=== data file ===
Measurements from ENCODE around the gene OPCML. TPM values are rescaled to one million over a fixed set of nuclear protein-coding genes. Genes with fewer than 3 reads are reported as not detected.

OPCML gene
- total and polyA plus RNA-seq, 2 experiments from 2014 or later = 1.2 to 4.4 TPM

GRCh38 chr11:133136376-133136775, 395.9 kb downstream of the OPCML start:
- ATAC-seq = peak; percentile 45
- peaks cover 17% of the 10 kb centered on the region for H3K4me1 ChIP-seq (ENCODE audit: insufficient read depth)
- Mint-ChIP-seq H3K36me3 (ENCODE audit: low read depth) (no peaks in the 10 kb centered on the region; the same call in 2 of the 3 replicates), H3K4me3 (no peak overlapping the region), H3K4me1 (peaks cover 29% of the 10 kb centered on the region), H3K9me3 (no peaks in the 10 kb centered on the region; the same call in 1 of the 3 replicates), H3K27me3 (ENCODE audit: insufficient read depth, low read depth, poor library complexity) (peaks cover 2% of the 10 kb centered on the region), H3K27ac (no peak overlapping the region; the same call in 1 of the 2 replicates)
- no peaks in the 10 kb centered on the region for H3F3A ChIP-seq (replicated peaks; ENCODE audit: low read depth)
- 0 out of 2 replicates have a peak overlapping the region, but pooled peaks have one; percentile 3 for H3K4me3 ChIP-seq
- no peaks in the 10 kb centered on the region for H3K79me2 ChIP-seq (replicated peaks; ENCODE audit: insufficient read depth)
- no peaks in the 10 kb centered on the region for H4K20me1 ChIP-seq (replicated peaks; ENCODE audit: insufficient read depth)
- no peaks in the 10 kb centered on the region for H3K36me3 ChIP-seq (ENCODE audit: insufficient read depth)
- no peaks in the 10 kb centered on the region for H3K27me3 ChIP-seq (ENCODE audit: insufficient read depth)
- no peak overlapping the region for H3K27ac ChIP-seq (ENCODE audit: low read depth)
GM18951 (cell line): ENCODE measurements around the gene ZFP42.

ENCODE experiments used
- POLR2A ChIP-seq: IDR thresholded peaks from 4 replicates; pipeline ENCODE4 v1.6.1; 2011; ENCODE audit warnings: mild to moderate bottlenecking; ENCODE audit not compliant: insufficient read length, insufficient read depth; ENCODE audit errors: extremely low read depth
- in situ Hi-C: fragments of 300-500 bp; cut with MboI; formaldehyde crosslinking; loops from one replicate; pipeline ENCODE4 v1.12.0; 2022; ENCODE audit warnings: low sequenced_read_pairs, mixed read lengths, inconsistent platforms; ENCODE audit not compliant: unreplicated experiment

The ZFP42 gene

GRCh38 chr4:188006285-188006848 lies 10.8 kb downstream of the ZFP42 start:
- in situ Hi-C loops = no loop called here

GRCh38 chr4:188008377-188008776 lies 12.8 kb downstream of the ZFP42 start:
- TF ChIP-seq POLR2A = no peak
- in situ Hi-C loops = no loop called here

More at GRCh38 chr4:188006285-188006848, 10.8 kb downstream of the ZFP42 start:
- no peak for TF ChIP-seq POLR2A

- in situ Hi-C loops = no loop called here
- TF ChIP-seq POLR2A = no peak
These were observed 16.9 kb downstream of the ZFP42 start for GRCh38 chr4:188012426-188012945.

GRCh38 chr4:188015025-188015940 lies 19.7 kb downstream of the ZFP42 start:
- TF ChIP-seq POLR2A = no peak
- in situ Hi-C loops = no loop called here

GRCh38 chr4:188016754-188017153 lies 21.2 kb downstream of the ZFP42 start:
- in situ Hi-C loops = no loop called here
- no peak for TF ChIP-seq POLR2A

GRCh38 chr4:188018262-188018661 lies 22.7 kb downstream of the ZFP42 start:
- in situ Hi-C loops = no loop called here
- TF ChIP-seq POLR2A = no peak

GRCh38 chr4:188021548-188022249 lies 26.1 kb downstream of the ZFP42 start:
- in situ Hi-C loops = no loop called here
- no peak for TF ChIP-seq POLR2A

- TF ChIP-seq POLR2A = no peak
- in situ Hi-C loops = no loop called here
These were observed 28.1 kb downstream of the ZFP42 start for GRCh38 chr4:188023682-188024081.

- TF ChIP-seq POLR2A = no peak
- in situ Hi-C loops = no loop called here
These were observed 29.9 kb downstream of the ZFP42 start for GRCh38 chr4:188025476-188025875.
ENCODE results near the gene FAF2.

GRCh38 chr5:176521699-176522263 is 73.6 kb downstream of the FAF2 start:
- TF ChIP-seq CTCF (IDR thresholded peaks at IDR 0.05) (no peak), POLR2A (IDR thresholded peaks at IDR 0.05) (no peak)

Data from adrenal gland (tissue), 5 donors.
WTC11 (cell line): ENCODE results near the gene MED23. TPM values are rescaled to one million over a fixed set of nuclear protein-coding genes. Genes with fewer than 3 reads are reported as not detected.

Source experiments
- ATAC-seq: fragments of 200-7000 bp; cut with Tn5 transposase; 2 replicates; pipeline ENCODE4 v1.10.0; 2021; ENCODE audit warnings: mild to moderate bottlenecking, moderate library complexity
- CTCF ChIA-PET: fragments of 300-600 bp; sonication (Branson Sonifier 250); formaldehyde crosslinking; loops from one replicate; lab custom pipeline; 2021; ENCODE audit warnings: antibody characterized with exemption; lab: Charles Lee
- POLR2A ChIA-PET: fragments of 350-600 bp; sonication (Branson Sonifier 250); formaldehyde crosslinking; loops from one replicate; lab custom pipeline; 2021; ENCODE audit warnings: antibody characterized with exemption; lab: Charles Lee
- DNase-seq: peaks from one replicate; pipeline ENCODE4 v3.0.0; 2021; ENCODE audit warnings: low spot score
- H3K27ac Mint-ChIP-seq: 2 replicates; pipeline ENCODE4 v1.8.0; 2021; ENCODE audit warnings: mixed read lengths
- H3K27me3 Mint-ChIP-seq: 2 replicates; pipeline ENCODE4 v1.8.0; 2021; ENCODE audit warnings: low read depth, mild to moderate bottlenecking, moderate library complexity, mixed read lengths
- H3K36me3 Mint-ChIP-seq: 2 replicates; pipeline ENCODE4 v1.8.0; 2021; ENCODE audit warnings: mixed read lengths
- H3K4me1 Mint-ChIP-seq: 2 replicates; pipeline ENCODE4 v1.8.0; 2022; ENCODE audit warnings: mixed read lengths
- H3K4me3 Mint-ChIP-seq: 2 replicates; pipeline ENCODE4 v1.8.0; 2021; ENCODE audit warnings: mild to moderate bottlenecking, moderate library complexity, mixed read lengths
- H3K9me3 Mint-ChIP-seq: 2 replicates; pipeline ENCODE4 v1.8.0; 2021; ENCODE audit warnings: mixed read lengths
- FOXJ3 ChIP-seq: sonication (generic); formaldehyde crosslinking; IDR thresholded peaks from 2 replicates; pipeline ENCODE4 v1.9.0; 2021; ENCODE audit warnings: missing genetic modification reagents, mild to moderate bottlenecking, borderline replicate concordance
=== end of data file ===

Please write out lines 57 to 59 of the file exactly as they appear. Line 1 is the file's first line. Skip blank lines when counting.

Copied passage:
- DNase-seq: peaks from one replicate; pipeline ENCODE4 v3.0.0; 2021; ENCODE audit warnings: low spot score
- H3K27ac Mint-ChIP-seq: 2 replicates; pipeline ENCODE4 v1.8.0; 2021; ENCODE audit warnings: mixed read lengths
- H3K27me3 Mint-ChIP-seq: 2 replicates; pipeline ENCODE4 v1.8.0; 2021; ENCODE audit warnings: low read depth, mild to moderate bottlenecking, moderate library complexity, mixed read lengths